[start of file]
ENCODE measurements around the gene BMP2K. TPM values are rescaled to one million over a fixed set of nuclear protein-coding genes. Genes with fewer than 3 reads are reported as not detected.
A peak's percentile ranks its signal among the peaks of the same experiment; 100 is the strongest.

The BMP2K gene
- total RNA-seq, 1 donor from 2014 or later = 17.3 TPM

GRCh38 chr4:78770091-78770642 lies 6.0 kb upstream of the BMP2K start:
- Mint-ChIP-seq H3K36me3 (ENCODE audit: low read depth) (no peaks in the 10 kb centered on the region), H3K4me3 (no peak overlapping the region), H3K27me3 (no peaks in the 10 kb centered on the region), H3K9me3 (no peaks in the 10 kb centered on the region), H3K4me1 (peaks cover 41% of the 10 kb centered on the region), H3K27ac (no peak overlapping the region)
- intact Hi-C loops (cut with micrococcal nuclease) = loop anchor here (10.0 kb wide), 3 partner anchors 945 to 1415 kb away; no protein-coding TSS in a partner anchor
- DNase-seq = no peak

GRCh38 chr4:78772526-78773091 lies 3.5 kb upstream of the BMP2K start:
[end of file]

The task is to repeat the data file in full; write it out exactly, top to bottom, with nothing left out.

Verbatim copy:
ENCODE measurements around the gene BMP2K. TPM values are rescaled to one million over a fixed set of nuclear protein-coding genes. Genes with fewer than 3 reads are reported as not detected.
A peak's percentile ranks its signal among the peaks of the same experiment; 100 is the strongest.

The BMP2K gene
- total RNA-seq, 1 donor from 2014 or later = 17.3 TPM

GRCh38 chr4:78770091-78770642 lies 6.0 kb upstream of the BMP2K start:
- Mint-ChIP-seq H3K36me3 (ENCODE audit: low read depth) (no peaks in the 10 kb centered on the region), H3K4me3 (no peak overlapping the region), H3K27me3 (no peaks in the 10 kb centered on the region), H3K9me3 (no peaks in the 10 kb centered on the region), H3K4me1 (peaks cover 41% of the 10 kb centered on the region), H3K27ac (no peak overlapping the region)
- intact Hi-C loops (cut with micrococcal nuclease) = loop anchor here (10.0 kb wide), 3 partner anchors 945 to 1415 kb away; no protein-coding TSS in a partner anchor
- DNase-seq = no peak

GRCh38 chr4:78772526-78773091 lies 3.5 kb upstream of the BMP2K start: